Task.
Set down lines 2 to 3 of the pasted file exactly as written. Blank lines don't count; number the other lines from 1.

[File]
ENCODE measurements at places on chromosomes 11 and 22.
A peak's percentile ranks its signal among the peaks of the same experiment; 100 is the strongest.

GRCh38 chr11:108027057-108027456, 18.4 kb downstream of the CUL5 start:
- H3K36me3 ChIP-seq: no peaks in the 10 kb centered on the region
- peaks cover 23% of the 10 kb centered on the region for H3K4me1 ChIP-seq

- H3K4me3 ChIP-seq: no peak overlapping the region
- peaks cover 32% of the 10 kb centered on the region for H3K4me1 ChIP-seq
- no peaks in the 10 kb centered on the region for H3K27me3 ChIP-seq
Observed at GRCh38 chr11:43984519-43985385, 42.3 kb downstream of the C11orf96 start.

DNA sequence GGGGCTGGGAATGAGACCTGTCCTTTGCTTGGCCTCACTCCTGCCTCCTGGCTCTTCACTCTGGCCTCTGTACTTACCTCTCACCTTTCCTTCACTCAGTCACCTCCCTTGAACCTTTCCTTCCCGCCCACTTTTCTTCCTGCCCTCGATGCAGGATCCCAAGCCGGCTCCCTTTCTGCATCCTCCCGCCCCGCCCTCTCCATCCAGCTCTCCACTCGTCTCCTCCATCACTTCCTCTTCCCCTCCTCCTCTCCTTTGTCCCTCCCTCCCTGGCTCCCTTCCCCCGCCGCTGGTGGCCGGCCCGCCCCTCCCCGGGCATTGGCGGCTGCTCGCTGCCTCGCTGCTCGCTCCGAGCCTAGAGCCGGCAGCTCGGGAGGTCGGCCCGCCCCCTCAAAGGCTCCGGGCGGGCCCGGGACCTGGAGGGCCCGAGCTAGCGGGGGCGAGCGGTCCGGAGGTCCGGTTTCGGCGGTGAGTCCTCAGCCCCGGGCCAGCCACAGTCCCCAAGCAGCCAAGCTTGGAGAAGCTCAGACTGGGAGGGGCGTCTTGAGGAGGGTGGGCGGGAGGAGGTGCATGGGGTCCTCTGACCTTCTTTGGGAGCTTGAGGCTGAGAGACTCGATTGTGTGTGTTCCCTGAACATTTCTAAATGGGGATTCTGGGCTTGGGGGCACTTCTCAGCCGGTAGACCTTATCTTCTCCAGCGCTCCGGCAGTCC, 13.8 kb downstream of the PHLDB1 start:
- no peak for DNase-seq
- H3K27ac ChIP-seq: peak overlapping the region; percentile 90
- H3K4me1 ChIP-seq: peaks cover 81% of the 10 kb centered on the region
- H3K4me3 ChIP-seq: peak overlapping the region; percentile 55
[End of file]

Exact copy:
A peak's percentile ranks its signal among the peaks of the same experiment; 100 is the strongest.

GRCh38 chr11:108027057-108027456, 18.4 kb downstream of the CUL5 start: